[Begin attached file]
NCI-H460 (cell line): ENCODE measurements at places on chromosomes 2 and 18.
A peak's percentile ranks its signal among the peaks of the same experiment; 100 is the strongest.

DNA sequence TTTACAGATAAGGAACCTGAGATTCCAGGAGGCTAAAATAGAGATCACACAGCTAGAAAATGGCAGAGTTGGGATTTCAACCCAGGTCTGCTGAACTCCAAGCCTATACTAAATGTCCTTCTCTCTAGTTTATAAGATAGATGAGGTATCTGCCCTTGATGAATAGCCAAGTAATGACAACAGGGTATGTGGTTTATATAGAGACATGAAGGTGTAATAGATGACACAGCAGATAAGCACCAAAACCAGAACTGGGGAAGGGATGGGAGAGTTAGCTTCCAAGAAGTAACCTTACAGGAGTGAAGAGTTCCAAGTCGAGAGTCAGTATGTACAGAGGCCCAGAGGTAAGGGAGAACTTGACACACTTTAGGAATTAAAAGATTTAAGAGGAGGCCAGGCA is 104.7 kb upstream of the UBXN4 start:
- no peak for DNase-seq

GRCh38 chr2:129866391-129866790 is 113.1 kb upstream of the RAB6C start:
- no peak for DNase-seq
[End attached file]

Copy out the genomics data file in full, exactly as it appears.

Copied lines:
NCI-H460 (cell line): ENCODE measurements at places on chromosomes 2 and 18.
A peak's percentile ranks its signal among the peaks of the same experiment; 100 is the strongest.

DNA sequence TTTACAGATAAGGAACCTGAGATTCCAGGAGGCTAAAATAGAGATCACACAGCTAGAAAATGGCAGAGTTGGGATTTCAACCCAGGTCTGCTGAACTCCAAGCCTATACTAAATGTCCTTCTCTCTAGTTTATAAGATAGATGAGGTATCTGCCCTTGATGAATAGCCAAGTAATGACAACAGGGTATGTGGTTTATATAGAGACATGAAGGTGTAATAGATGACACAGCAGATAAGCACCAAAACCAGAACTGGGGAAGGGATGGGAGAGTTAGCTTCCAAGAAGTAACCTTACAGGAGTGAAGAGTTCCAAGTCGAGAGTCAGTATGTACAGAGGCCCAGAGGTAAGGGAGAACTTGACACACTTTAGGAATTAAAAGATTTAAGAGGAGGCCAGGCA is 104.7 kb upstream of the UBXN4 start:
- no peak for DNase-seq

GRCh38 chr2:129866391-129866790 is 113.1 kb upstream of the RAB6C start:
- no peak for DNase-seq